We reached Kheechan by first light and made our way to the terrace of a building next to the “Chugga Ghar” (literally feeding house) in the semi darkness. It was a typical cold and silent pre-dawn of a desert village. After ensuring that we had a good vantage point, Ram Narain, our guide went downstairs to organize tea for everyone. Soon we were enjoying a steaming cup of sweet masala chai (Indian milk tea) and biscuits while we waited.
We had travelled all the way to Kheechan to witness an amazing spectacle. Every morning, during the winter months, wild Demoiselle cranes (Grus virgo) fly down to feed at the Chugga Ghar in thousands. By some estimates on a good day more than 15,000 cranes come to feed at the enclosure, making this is one of the most spectacular crane congregations of the world.
It all started about half a century ago when Ratanlal Maloo, who was working in Orissa, was asked by his uncle to return to his ancestral village of Kheechan to look after the family’s affairs there. Among other duties, Ratanlal’s uncle also asked him to feed grain to doves, pigeons, peacocks and other birds, which frequented a place near the periphery of the village. Being a devout Jain and a great believer in the sanctity of life, Ratanlal liked this duty and performed it conscientiously. Initially only the common birds and some squirrels would come to feed. But, one day in the month of September, he found half a dozen tall grey and black birds feeding along with usual peacocks and pigeons. On enquiry he found out that these were the famed migratory Kurj (Demoiselle cranes).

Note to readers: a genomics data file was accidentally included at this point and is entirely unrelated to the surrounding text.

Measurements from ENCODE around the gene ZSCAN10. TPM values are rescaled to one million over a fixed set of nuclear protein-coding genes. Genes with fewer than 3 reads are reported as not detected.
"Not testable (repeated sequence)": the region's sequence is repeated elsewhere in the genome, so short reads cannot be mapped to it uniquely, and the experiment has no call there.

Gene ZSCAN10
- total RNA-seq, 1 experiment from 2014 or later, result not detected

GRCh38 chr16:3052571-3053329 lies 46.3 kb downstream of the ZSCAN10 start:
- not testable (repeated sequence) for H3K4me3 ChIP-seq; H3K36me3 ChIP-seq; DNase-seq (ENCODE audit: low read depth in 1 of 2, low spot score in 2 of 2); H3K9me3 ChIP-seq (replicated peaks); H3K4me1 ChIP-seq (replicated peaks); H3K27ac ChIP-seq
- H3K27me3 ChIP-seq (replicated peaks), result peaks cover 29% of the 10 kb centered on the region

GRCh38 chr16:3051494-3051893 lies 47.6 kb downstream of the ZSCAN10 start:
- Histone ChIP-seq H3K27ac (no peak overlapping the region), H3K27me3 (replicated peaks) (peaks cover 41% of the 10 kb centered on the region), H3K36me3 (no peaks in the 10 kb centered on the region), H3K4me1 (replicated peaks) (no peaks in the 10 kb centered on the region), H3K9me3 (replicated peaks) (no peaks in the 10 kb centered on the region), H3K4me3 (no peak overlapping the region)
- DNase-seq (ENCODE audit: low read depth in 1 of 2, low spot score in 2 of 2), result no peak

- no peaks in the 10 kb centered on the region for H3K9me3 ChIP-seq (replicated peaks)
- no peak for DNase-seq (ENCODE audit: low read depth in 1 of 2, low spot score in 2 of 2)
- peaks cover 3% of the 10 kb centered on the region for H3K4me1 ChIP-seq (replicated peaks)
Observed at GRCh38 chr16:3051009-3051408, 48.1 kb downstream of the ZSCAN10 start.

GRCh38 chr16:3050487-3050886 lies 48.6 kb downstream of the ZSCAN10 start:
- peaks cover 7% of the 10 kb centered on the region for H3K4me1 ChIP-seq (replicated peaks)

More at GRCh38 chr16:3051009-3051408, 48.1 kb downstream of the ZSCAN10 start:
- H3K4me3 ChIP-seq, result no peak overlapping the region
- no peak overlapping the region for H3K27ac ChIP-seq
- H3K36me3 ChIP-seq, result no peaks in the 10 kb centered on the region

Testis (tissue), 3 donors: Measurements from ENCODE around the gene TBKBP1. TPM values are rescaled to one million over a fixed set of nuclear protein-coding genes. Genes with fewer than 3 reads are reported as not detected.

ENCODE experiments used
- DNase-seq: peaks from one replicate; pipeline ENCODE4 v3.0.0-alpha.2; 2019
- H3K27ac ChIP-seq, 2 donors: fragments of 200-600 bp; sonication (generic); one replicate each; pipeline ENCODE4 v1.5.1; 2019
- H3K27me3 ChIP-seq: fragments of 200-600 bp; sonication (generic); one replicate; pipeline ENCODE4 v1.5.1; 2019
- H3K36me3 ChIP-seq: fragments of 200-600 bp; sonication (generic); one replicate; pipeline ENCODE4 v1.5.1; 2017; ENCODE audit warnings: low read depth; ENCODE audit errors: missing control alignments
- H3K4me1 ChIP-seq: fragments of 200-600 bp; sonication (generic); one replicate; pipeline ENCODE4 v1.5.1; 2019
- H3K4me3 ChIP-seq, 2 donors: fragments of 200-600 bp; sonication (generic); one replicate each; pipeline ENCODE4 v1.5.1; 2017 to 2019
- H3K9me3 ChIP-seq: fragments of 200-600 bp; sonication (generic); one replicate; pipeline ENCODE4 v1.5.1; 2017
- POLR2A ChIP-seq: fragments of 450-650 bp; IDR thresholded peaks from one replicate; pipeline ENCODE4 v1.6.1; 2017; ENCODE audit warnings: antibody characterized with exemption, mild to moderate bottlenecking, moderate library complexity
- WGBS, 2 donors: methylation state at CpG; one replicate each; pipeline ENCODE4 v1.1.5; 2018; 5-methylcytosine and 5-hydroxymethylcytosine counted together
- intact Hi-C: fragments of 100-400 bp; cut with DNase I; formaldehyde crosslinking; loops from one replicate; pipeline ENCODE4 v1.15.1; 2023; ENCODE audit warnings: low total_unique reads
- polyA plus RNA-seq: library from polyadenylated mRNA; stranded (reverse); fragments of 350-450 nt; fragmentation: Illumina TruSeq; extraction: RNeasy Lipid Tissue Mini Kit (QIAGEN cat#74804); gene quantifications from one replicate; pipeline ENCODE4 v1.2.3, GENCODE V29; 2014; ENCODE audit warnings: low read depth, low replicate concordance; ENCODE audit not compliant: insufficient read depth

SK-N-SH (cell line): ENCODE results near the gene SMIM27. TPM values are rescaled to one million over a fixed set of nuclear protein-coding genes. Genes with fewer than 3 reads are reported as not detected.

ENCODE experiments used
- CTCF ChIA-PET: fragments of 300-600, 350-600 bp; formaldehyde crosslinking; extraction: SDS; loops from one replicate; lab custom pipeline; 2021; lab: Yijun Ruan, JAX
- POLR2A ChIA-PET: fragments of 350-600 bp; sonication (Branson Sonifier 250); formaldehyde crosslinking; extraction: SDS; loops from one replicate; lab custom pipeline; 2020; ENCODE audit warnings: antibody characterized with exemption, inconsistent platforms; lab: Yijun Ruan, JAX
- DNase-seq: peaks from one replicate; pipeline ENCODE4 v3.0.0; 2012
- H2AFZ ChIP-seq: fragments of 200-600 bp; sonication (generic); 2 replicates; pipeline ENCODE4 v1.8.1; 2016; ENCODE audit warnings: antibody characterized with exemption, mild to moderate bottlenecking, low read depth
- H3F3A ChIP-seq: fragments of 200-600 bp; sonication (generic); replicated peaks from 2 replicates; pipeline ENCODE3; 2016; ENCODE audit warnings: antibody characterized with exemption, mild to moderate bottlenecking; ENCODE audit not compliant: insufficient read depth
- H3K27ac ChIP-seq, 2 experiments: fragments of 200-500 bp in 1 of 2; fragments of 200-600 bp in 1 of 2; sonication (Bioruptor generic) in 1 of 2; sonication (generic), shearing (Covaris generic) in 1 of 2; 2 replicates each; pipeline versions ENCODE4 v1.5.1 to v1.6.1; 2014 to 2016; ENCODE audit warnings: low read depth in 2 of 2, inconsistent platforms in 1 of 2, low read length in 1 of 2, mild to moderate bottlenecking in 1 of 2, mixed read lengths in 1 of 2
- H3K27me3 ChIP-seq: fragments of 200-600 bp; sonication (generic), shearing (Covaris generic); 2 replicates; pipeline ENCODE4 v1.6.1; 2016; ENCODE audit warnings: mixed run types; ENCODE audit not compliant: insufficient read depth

Over the decades Ratanlal Maloo continued to feed the birds regularly. From a modest beginning of 6 birds, today over 15,000 Demoiselle cranes come to the Chugga Ghar every day, feeding on over 200,000 kilos of grain every season.
At 7:15 am, just as we finished the tea, we noticed a thin, undulating, black line far away on the horizon. A look though the binoculars confirmed that it was a large flight of cranes, headed towards us. By the time first flight was overhead, the horizon was dark with innumerable flights all slowly and deliberately flapping towards us. The cranes were coming in from all directions and soon the sky was resonating with their loud trumpeting calls. They did not head for the Chugga Ghar though, instead, they started alighting, in small family groups, on the sand dunes near the village.
Presently the dunes were covered in a sea of black and grey cranes, all facing towards the morning sun. They were all waiting for a signal from their leader. Astonishingly, for the last decade, a one legged crane, fondly called “Langda” (lame) is always the first crane to land in the enclosure. The feast begins only after he alights in the Chugga Ghar. And, after he alights, it is a regular free-for-all. Thousands of cranes fly into the enclosure and start feeding noisily. They are accompanied by large numbers of doves, pigeons, sparrows, peacocks and even some domestic chicken. In the midst of all this activity, workers walk in to replenish the grain creating even more chaos. As all the cranes cannot fit into the enclosure at one time, some keep waiting on the dunes. They fly in once others, who have had their fill, leave. For a few hours there is a constant relay of cranes flying into and out of the enclosure.
After observing this spectacle from the terrace I decided to get closer to the action. I climbed down and walked to the fence of the Chugga Ghar. The images in this gallery were made while standing at the fence and photographing this amazing communal feast.
Limited edition, museum quality fine art prints of images from this gallery are available for sale.
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A location map of Kheechan and the Chugga Ghar.
View Kheechan and the Chugga Ghar in a larger map